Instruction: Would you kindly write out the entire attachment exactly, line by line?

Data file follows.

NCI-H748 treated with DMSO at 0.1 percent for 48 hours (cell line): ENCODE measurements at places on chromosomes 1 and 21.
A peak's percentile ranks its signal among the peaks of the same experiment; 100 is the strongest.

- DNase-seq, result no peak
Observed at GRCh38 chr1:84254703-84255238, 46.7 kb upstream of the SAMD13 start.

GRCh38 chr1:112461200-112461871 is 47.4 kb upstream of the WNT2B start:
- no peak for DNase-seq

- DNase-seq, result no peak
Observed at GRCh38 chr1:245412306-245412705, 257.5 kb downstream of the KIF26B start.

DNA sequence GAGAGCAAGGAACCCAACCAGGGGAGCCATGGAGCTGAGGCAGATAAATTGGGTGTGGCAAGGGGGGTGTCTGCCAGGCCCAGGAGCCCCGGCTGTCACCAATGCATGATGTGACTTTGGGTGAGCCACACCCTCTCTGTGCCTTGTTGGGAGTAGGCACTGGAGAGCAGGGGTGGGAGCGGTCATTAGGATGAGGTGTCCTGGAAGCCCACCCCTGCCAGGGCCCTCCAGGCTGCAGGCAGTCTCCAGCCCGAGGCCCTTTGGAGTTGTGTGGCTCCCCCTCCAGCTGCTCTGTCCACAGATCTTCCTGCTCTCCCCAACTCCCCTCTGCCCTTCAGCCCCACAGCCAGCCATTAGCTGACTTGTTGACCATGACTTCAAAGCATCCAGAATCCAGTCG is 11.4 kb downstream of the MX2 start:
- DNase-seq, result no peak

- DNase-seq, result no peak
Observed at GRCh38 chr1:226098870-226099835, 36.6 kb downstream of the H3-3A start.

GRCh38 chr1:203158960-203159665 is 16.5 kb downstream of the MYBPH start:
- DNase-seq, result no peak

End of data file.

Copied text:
NCI-H748 treated with DMSO at 0.1 percent for 48 hours (cell line): ENCODE measurements at places on chromosomes 1 and 21.
A peak's percentile ranks its signal among the peaks of the same experiment; 100 is the strongest.

- DNase-seq, result no peak
Observed at GRCh38 chr1:84254703-84255238, 46.7 kb upstream of the SAMD13 start.

GRCh38 chr1:112461200-112461871 is 47.4 kb upstream of the WNT2B start:
- no peak for DNase-seq

- DNase-seq, result no peak
Observed at GRCh38 chr1:245412306-245412705, 257.5 kb downstream of the KIF26B start.

DNA sequence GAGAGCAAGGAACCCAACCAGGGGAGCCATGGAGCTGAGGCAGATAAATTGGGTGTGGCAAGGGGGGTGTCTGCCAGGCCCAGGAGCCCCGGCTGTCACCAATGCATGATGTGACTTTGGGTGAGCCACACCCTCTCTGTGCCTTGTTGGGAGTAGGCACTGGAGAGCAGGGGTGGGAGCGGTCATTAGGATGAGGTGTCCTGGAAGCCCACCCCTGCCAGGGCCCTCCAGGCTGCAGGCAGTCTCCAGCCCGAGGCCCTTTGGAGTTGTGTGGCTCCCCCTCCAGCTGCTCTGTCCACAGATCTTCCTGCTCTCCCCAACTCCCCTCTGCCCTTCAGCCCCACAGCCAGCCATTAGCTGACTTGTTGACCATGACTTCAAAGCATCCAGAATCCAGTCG is 11.4 kb downstream of the MX2 start:
- DNase-seq, result no peak

- DNase-seq, result no peak
Observed at GRCh38 chr1:226098870-226099835, 36.6 kb downstream of the H3-3A start.

GRCh38 chr1:203158960-203159665 is 16.5 kb downstream of the MYBPH start:
- DNase-seq, result no peak